Change is a constant in the Jewish Community
Since I have a September birthday, I have often shared my birthday with a more serious occasion. This year my birthday fell on Rosh Hashanah. Michele and I had the pleasure of attending a family dinner in Westchester, N.Y., hosted by my son, Adam, and his wife, Jacki. It was a lovely holiday and birthday dinner and was topped off by the announcement that the two of them are expecting a child in March. Now that was a birthday present!!
We all know that in some years the High Holidays arrive in early September and in others they can begin as late as the first week of October. Then, of course, we begin these holidays on the evening preceding the first full day of the holiday, which often confounds those not familiar with our customs, rituals and celebrations.
The Hebrew calendar brings change with it every year when it is aligned with the secular calendar. With all the challenges that confront us in the Jewish world, Federation professionals and volunteers are often instructed to “embrace change” and to “be flexible.” It seems only fitting and entirely appropriate that change and flexibility start with the Hebrew calendar that defines the rhythm and pace of Jewish life. It allows us to celebrate and remember sacred and special occasions and events on more than one particular secular calendar day from year to year.
Change, therefore, is something we are used to as Jews. In Jewish Communal work, we also are dealing with change on a regular basis. We have seen much of it in the past year.
The week that this issue of the Reflector hits the homes, the Navigate the Future of Richmond’s Jewish Community Study Committee will receive the initial findings of its study. What I am excited to tell you is the study findings will help us chart new directions for the community well into the future.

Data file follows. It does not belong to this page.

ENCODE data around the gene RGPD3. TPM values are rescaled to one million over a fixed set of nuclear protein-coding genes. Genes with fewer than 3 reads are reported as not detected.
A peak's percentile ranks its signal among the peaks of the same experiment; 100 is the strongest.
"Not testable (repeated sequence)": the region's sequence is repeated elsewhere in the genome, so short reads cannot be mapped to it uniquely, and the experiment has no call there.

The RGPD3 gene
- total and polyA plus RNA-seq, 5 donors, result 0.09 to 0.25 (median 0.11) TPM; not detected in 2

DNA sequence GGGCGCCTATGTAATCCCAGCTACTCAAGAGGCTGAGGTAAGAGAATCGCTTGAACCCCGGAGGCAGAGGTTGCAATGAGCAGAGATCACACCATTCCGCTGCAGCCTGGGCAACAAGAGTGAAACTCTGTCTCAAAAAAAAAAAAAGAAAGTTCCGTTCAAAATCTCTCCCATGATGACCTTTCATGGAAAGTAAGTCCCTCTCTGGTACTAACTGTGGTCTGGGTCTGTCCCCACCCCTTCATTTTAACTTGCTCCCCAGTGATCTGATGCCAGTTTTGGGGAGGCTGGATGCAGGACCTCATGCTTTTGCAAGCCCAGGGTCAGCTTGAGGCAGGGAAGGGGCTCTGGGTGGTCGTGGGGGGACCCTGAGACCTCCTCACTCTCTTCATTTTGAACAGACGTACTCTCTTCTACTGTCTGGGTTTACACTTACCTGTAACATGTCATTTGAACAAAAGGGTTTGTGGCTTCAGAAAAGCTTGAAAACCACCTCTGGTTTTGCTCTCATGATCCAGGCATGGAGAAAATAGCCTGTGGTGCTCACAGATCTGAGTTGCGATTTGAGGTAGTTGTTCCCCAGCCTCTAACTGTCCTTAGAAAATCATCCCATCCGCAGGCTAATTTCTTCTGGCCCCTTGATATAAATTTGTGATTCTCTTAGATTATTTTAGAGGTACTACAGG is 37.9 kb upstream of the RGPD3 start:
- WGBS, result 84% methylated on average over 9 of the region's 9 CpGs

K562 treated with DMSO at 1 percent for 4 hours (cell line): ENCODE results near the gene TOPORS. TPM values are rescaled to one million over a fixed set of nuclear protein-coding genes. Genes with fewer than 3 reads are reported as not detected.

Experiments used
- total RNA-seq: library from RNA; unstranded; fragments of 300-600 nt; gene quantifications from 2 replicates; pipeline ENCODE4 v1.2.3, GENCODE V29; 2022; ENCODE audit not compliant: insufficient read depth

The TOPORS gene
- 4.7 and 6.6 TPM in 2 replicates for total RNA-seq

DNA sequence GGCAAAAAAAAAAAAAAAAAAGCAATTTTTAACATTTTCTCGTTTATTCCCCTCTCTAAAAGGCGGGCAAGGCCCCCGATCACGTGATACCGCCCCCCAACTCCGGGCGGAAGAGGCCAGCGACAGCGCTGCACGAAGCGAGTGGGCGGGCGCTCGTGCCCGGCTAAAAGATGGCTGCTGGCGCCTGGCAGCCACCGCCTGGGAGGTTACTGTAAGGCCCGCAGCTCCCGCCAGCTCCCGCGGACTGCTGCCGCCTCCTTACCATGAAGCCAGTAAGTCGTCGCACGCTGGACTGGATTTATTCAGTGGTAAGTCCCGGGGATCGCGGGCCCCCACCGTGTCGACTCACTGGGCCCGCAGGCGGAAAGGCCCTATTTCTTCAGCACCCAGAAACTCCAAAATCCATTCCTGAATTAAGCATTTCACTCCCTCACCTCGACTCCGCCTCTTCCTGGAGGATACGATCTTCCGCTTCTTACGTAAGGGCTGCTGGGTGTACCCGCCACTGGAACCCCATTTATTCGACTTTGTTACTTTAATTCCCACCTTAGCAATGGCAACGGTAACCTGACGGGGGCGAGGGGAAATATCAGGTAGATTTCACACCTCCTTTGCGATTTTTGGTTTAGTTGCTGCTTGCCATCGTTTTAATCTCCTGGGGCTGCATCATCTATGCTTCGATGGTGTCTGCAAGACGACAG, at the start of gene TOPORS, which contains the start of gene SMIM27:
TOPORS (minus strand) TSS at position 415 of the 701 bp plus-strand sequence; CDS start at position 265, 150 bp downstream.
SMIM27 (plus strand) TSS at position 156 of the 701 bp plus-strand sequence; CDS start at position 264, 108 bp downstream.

Almost 800 members of our community took the survey, making it a very robust and useful tool. Nearly 800 respondents took (on average) 35 minutes to provide thoughtful answers to the online survey. Dozens more participated in the qualitative research. These respondents really care about our community. They take pride in their community as do the1,416 donors to the 2017 JCFR Annual Campaign and the hundreds of donors and volunteers of our synagogues and beneficiary/affiliated agencies.
In the coming months we will learn more about the results of the study and the Navigate the Future Committee will lead us into a planning process that will take us into 2018 and beyond to help us chart our course.
On November 2, a Honeymoon Israel group from Richmond will leave for Israel. The group is generously funded by private donors and an IMPACT GRANT from the Jewish Community Federation of Richmond. We are the only Intermediate Community to be approved for participation in Honeymoon Israel. The trip dates are November 2–12 and we have 34 participants.
The vision is that every committed couple with at least one Jewish partner will possess the basic knowledge, inspiration, support system, and sense of belonging to build a family with meaningful connections to Jewish life and the Jewish people, thereby enhancing and strengthening the Jewish community. We wish our travelers well and know they will come back to our community inspired and dedicated to action from the trip.
About two years ago, when I wrote this column, I talked about staff changes and the addition of Bonnie Hite, Doni Fogel and Jesse Feld to our staff. Now it’s time for me to talk about changes in my own professional career. As you read on page 1, I am completing my tenure as the CEO of the Federation and taking the reins of the Virginia Holocaust Museum on January 2, 2018.
As Marcus Weinstein, chairman of the Board of Trustees, said in a recent letter to the Board of the Virginia Holocaust Museum: “As VHM enters its 21st year, the Board is energized by Sam’s enthusiasm and is confident in his abilities to take VHM to the next level. We are eager to work with him to grow and expand the Museum in new directions.”
I am very proud and honored to take this positon as executive director of the Virginia Holocaust Museum.
As we consider the changes in our lives during the past year and we look expectantly with optimism and hope to the New Year of 5778, I want to wish all of you a happy and healthy New Year. May we go from strength to strength in building our community and our Jewish world.
As always, contact me at (804) 545-8622 or email firstname.lastname@example.org.